Grover Beach rejects Arroyo Grande police merger
May 22, 2012
By KAREN VELIE
Grover Beach City Council voted unanimously to reject an offer from Arroyo Grande to consolidate their police departments on Monday primarily because the proposal was akin to a bait and switch.
Arroyo Grande and Grover Beach city officials and staffers have been discussing for several decades melding their city’s police departments in an effort to save revenue. On May 8, the Arroyo Grande city council unanimously agreed to consolidate services and sent a proposal to Grover Beach.
The proposal included stipulations that Grover Beach police officers would be required to pass physical and psychological exams and undergo a back-ground check, while their brethren in Arroyo Grande would not have to undergo the same testing.
After reviewing the proposal, Grover Beach City Manager, Robert Perrault, recommended the council reject the proposal because he did not see the merger as a true consolidation, the city would lose control of its police services, and the financial benefits were uncertain.
Mayor John Shoals said the proposal did not appear to be the consolidation of services that had been recommended to the council at prior meetings.
“If it was a true consolidation, I would support it,” Shoals said. “I am not in support of contract services.”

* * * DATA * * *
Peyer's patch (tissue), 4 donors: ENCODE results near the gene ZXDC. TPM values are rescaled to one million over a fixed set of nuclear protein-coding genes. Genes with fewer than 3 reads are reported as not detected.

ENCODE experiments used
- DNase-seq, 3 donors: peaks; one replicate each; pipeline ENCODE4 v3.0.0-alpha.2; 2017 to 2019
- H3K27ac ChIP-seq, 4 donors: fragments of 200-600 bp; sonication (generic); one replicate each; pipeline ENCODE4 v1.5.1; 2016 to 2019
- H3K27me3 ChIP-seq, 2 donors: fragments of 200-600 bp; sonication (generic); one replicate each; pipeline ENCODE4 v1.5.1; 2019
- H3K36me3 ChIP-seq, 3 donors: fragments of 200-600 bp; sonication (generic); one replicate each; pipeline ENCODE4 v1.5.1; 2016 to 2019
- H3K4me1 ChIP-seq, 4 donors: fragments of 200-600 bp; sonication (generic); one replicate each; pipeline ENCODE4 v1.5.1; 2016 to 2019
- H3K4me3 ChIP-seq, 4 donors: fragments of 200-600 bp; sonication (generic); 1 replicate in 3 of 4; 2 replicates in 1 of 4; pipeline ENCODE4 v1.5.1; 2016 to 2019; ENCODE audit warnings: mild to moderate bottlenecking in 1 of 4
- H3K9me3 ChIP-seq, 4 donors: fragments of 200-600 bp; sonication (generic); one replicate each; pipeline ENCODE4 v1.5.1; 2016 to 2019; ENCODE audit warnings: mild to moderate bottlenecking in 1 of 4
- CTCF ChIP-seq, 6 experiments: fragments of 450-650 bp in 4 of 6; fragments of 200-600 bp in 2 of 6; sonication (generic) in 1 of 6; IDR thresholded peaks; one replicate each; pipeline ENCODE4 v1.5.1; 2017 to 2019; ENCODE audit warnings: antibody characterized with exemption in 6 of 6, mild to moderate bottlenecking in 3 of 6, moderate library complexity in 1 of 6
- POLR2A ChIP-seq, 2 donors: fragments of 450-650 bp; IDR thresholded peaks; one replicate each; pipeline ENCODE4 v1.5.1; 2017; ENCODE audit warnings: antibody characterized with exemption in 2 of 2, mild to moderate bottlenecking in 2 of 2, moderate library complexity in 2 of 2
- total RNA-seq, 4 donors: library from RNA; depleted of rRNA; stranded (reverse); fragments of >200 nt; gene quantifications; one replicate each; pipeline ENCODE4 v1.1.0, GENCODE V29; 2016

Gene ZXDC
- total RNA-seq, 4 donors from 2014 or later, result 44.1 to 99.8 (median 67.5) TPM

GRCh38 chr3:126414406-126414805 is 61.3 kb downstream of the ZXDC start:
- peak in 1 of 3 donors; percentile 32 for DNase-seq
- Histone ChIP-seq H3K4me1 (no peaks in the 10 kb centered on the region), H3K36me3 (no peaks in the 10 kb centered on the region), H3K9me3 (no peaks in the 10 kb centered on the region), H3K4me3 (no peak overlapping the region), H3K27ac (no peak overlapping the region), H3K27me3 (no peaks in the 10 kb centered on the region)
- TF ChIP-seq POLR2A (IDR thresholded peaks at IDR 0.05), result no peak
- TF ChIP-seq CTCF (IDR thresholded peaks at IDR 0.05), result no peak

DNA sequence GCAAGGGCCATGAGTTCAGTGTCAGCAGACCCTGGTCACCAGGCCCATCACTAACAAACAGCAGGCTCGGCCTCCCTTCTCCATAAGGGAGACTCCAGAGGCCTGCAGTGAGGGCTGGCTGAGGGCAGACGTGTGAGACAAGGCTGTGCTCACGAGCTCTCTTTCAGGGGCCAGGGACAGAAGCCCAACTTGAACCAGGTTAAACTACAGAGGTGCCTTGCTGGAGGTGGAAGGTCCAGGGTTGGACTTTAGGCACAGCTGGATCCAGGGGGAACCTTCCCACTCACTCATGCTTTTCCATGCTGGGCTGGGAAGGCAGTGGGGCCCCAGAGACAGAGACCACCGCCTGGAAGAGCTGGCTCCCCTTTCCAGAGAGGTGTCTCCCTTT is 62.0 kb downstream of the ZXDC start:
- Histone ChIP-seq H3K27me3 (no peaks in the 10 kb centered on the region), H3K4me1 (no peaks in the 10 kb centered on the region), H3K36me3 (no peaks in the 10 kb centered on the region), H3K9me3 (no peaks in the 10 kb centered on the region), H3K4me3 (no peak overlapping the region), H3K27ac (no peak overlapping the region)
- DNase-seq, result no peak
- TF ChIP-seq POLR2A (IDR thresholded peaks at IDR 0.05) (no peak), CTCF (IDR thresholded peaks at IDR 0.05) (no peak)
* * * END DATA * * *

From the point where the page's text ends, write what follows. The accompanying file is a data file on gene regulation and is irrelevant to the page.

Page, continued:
City officials said they were also opposed to the proposal because it offered only minimal savings and could actually increase Grover Beach’s law enforcement costs during the first year.
“Once costs that are outside of the agreement, but related to the transfer and potential employee concessions are taken into account, the first year could actually cost the city of Grover Beach $115,000,” the staff report says.
Arroyo Grande Police Chief Steve Annibali said he was “very disappointed” that Grover Beach rejected his city’s proposal while noting that the proposal was for consolidation not contract services.
“There is a complete misunderstand of the difference between contracting and consolidation,” Annibali said. “Someone has to be the host city or we would have to do a police authority, which is more expensive.”
As part of the Arroyo Grande proposal, Grover Beach Police Chief Jim Copsey’s position would have been eliminated and he would have been offered a buyout. Nevertheless, he worked with Annibali in attempting to promote a consolidation in an effort to increase law enforcement services while lowering costs.
“Our council is not interested as long as it is a contract proposal,” Copsey said. “This was not what was presented to our council. And I don’t have to retire.”
Copsey said that the city’s budget shortfalls could be partially met by not filling two vacant or soon to be vacant positions while continuing several cost cutting measures already in place. The Grover Beach Police Officers Association is in negotiations with the city to continue already imposed pay cuts.
“Right now we can control our costs,” Copsey said.